Mapping race in the city
If you want to get our attention here at the Chicago Blog, all you need to do is combine two of our favorite things—maps and urban sociology. Our love for maps is strong, and our interest in the social dynamics of cities, especially those of our hometown, is deep. So it’s no surprise that today’s infographic of the day from Fast Company caught our eye. That post presents Eric Fischer’s finely detailed and rather beautiful maps depicting racial integration (or its lack) in many major American cities. Fischer was inspired by Bill Rankin’s map of Chicago’s racial makeup, which reveals that while the city continues to be highly segregated, some traditional ethnic enclaves are transforming. One such Chicago neighborhood—Andersonville and the area around the Argyle stop on the red line—is analyzed in detail in Japonica Brown-Saracino’s A Neighborhood that Never Changes: Gentrification, Social Preservation, and the Search for Authenticity.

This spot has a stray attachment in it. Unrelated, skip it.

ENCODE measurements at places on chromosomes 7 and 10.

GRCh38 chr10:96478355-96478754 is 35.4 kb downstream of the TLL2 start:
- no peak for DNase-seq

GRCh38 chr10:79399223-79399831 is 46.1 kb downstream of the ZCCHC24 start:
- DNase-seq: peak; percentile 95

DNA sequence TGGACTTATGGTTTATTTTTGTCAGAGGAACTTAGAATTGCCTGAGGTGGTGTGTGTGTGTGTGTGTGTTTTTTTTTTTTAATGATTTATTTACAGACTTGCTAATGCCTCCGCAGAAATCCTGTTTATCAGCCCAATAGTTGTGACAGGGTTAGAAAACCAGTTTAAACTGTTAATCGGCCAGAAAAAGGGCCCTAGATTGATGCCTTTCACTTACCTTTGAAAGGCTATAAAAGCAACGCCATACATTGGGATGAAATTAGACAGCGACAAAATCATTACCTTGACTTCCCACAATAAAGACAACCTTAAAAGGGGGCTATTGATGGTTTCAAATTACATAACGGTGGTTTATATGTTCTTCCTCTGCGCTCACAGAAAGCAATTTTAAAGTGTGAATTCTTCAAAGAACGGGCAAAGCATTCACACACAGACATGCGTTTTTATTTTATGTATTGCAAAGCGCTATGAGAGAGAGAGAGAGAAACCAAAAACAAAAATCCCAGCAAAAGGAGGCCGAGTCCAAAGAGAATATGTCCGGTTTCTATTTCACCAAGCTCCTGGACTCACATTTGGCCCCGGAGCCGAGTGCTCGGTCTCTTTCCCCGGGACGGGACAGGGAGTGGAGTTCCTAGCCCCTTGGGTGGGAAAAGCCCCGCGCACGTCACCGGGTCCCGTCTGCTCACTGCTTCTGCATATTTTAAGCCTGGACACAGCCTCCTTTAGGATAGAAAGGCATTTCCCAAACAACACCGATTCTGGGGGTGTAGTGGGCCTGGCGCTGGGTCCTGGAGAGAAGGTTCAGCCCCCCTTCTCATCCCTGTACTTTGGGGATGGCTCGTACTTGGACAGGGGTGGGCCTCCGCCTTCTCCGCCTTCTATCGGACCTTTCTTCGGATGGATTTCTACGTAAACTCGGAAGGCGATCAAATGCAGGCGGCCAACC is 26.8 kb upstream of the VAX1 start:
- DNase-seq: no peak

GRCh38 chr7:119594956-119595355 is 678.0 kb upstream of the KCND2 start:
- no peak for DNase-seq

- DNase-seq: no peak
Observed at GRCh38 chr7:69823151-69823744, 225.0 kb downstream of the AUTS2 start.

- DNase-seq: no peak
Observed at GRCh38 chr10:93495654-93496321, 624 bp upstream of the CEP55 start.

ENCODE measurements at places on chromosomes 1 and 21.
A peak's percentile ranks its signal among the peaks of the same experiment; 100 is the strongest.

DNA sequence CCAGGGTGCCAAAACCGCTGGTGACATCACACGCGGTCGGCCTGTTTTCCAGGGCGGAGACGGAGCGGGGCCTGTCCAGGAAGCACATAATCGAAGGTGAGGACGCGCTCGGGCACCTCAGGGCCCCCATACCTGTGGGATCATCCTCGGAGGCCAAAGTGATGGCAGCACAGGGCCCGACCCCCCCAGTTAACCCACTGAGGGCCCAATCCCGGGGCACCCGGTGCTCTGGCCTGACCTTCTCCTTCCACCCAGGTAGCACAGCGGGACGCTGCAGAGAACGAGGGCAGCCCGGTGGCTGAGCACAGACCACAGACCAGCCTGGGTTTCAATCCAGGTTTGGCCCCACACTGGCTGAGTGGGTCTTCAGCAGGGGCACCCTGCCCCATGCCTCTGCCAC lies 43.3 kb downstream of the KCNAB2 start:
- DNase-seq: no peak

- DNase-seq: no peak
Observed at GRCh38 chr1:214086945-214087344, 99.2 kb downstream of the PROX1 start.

As Rankin notes, his map overturns the usual way of delineating areas of cities, where “neighborhoods are almost always drawn as perfectly bounded areas.” That traditional approach can undermine our understanding of what’s really happening in cities. The power of maps to change our perception of reality has been at the heart of cartographer Mark Monmonier’s work for more than a decade, beginning with How to Lie with Maps and appearing most recently in No Dig, No Fly, No Go: How Maps Restrict and Control. A characteristically brilliant survey of restrictive mapping, Monmonier’s new book takes a hard look at borders, concluding that mapped boundaries, however persuasive their appearance, are not always as permanent and impermeable as their cartographic lines might suggest.